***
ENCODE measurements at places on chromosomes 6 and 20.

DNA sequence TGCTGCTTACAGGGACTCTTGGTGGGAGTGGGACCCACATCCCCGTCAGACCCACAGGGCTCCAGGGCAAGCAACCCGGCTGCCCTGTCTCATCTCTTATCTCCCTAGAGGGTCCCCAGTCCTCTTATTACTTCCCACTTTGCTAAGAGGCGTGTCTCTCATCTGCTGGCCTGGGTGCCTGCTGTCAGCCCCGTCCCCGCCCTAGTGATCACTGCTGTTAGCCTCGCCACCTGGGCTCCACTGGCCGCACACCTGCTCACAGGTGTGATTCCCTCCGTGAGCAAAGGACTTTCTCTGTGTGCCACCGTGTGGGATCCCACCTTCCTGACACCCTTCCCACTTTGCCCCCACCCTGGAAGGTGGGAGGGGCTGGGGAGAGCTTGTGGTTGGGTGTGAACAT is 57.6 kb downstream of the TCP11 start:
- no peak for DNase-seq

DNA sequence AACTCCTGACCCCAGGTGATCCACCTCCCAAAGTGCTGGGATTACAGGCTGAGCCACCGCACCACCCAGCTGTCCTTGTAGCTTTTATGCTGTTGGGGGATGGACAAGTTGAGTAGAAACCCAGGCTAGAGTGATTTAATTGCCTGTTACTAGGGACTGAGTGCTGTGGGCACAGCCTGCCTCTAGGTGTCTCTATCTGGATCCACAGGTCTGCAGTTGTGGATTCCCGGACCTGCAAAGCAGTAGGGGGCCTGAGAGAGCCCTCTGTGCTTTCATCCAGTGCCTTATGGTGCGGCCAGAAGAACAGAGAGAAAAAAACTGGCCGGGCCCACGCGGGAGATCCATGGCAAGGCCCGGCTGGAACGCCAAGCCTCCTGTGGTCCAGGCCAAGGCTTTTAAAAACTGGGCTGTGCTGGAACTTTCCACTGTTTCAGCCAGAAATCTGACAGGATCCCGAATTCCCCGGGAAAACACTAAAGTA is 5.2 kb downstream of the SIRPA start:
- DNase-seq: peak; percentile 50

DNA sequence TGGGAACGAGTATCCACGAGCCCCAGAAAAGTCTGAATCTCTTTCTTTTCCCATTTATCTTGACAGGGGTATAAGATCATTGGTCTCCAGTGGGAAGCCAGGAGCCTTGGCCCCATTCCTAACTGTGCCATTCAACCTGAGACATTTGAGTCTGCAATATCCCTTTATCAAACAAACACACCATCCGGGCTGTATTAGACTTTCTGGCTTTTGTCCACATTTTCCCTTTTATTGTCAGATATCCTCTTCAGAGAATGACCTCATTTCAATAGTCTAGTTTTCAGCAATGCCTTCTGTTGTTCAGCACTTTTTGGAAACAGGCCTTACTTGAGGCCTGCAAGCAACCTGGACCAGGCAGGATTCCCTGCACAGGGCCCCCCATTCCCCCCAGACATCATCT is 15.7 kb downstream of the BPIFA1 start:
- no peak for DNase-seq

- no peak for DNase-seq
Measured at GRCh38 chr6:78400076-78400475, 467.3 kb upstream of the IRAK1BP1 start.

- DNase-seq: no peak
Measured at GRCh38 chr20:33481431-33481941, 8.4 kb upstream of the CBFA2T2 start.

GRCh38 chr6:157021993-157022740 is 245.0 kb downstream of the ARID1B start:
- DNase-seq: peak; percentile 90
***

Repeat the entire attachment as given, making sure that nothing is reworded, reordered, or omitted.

ENCODE measurements at places on chromosomes 6 and 20.

DNA sequence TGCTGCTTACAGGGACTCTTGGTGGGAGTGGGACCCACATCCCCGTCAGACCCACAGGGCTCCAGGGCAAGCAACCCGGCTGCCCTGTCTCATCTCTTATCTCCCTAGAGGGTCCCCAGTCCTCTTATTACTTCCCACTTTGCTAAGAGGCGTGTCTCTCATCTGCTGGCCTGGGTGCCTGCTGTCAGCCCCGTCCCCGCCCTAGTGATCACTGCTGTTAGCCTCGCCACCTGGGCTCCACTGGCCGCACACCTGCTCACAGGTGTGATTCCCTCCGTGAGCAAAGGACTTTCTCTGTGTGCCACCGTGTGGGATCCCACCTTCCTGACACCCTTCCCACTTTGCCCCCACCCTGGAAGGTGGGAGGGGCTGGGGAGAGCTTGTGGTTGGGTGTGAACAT is 57.6 kb downstream of the TCP11 start:
- no peak for DNase-seq

DNA sequence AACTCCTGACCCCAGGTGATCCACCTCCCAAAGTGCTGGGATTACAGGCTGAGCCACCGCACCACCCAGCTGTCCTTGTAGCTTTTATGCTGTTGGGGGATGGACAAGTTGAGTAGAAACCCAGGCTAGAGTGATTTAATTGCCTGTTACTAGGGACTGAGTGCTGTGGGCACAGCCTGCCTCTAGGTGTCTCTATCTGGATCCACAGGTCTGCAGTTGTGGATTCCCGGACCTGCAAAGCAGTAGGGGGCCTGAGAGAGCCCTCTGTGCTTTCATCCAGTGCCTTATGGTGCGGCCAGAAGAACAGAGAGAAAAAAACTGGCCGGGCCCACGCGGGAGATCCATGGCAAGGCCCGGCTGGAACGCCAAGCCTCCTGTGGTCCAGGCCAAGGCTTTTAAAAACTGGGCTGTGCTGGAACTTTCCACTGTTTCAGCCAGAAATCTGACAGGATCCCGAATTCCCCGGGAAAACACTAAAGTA is 5.2 kb downstream of the SIRPA start:
- DNase-seq: peak; percentile 50

DNA sequence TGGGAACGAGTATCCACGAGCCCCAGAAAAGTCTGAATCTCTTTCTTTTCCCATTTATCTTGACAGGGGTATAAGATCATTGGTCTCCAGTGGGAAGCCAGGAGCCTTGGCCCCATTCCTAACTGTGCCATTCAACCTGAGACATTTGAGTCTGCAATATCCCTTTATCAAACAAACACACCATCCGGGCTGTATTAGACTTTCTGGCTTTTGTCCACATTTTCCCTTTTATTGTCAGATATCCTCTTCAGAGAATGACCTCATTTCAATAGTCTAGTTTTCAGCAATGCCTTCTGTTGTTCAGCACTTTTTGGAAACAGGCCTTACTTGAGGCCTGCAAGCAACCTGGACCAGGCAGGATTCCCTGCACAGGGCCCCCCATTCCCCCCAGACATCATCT is 15.7 kb downstream of the BPIFA1 start:
- no peak for DNase-seq

- no peak for DNase-seq
Measured at GRCh38 chr6:78400076-78400475, 467.3 kb upstream of the IRAK1BP1 start.

- DNase-seq: no peak
Measured at GRCh38 chr20:33481431-33481941, 8.4 kb upstream of the CBFA2T2 start.

GRCh38 chr6:157021993-157022740 is 245.0 kb downstream of the ARID1B start:
- DNase-seq: peak; percentile 90